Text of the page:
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Tool Time: Windsor's American Precision Museum Traces Vermont's Innovative Past

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A bridge attached to the former Fellows Gear Shaper Company factory in Springfield - COURTESY OF SARAH STEWART TAYLOR
  • Courtesy of Sarah Stewart Taylor
  • A bridge attached to the former Fellows Gear Shaper Company factory in Springfield

On a recent trip to the American Precision Museum in Windsor, my 7-year-old daughter carefully examined a gunstock lathe. When I explained that the machine was used in the nineteenth century to carve out a precise part for a gun, her eyes widened.

"It's like a 3D printer," she said. She was right.

A type of duplicating machine, the lathe allowed gunmakers — and then other kinds of manufacturers — to create uniform parts that could be quickly exchanged or replaced on the battlefield. Vermont, we learned, is where many important machine tools were invented.

In the second half of the nineteenth century, the towns of Windsor and Springfield were at the center of innovations in manufacturing. Machine shops in the Connecticut River Valley pioneered tools that could precisely cut or grind parts for other machines — advances that made mass production possible.

With so much focus on engineering and innovation in schools, I wanted to show my kids — ages 12, 9 and 7 — that their own backyard was home to some of the most inspired inventors of our country's past.

The American Precision Museum digs into this history. It's located in the original Robbins & Lawrence Armory building, named after Samuel E. Robbins and Richard S. Lawrence, who in 1845, along with their partner Nicanor Kendall, signed on to manufacture 10,000 rifles for the American government. Problem was, they didn't have the staff or the space to fulfill the order. So they built a new workshop, powered by a dam on Mill Brook, and got to work.

A tool demo at the Precision Museum - COURTESY OF THE PRECISION MUSEUM
  • Courtesy of the Precision Museum
  • A tool demo at the Precision Museum

The tools they invented made rifle manufacturing more efficient than ever before. And in 1851, six of their firearms, made with interchangeable parts, were shown at the Great Exhibition in the Crystal Palace in London, leading to a commission from the British government.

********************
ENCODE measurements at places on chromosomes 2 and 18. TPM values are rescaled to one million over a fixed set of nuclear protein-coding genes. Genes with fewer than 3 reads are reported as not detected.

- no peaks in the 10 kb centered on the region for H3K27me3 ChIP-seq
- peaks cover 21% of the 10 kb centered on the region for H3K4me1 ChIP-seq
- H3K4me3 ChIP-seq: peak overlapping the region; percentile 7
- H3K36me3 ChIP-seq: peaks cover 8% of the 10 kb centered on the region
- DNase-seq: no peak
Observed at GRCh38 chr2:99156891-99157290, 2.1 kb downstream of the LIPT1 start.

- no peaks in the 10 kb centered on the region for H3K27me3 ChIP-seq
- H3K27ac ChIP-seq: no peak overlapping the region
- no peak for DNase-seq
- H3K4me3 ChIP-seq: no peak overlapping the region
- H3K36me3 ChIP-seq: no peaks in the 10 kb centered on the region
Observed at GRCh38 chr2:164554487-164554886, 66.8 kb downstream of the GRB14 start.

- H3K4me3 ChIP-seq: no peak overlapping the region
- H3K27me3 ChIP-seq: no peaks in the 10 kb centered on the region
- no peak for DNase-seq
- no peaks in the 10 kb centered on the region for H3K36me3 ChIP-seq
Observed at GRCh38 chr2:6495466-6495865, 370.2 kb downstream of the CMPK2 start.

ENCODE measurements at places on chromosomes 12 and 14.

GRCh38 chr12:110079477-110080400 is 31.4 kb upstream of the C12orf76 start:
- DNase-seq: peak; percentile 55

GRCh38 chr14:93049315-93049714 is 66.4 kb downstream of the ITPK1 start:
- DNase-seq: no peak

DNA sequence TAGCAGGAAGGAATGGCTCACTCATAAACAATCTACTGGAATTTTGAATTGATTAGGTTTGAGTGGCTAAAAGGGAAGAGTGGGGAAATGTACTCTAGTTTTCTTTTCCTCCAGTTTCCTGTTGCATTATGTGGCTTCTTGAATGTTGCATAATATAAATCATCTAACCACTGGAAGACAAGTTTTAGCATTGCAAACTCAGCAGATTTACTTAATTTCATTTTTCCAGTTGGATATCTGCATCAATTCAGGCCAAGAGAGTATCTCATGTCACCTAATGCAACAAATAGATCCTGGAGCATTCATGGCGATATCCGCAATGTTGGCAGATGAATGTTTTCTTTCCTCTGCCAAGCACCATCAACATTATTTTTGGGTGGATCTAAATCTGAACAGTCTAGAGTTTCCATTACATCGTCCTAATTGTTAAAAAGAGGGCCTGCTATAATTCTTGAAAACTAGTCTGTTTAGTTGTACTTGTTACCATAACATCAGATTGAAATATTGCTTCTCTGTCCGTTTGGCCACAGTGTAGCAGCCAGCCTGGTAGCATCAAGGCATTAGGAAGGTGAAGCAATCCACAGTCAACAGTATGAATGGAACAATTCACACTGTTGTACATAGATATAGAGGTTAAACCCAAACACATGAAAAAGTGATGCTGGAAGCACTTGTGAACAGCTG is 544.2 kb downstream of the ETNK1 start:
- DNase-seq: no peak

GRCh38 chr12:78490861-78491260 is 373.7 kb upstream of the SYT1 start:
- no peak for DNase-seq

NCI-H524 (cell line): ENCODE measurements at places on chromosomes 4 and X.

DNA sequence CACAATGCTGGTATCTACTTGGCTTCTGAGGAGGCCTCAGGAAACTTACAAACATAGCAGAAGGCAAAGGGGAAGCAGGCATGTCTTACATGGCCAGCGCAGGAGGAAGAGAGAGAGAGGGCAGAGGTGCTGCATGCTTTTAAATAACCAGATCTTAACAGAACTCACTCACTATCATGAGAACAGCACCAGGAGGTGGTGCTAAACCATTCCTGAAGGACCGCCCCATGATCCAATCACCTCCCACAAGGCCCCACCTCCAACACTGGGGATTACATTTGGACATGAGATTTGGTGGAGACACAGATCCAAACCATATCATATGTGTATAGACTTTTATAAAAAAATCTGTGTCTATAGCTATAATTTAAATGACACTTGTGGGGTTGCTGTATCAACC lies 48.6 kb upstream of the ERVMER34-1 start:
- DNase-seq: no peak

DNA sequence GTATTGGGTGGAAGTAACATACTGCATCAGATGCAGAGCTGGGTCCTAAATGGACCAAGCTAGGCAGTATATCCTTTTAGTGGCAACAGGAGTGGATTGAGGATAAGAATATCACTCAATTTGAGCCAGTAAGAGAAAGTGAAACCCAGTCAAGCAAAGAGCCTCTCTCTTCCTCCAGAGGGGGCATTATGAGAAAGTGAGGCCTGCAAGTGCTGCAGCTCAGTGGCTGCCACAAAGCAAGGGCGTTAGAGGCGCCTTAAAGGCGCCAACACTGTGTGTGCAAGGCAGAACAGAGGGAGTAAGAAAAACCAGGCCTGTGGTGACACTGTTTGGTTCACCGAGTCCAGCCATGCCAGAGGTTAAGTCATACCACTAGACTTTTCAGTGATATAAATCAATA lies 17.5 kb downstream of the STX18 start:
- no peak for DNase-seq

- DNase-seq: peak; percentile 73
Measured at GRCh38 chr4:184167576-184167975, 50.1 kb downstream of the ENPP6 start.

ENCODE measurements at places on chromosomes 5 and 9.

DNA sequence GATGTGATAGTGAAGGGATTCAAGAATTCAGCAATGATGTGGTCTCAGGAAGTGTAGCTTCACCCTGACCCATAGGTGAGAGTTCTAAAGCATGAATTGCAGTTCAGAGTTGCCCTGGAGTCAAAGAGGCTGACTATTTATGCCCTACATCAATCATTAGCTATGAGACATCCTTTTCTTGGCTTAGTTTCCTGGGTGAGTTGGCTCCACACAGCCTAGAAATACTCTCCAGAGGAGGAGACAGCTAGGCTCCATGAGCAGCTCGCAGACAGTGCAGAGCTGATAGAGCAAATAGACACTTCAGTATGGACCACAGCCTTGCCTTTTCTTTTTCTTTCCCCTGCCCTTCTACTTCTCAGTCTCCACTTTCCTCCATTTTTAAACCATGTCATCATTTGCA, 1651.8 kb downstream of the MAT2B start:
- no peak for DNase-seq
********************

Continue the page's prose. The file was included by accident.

When we visited, the museum's hulking metal contraptions and ceiling draped with machinery belts gave us a vivid sense of what it would have been like to work in an early American machine tool shop. Many of the original machines are on display, as well as small-scale models of lathes and milling machines that appeal to kids' love of miniatures.

Most machines are off-limits to little hands, but there are gears and tools that kids can try out. Even better, the museum recently added features for young visitors, including a Junior Machinist Apprentice program, with a scavenger hunt that encourages kids to explore. My 12-year-old son loved filling out the Junior Machinist passport, going to different exhibits to answer questions about the various lathes and milling machines. When he finished, he got a 3D-printed badge in the shape of a gear.

The younger kids enjoyed the museum's Learning Lab, where containers of blocks, Popsicle sticks and cups entice young engineers to create sturdy, weight-bearing structures.

The museum got my kids thinking about how to solve problems in new ways. I asked them to think of "problems" around our house, and what technologies might help us be more productive. Ideas included cleaning robots, cat-feeding machines, a babysitter robot, and "an oven with arms that cuts up food and then cooks it for you."

The exhibits show how the machine-tool industry spread out from Windsor. After Robbins and Lawrence went bankrupt, Jones & Lamson Machine Company took over the building. That company made sewing machines, also with interchangeable parts, until the Civil War forced them to make military weapons. Later it moved down the river to Springfield, where some of the world's most famous machine-tool companies — like the Fellows Gear Shaper Company and the Bryant Chucking Grinder Company — were also headquartered.

A milling machine at the Precision Museum - COURTESY OF THE PRECISION MUSEUM
  • Courtesy of the Precision Museum
  • A milling machine at the Precision Museum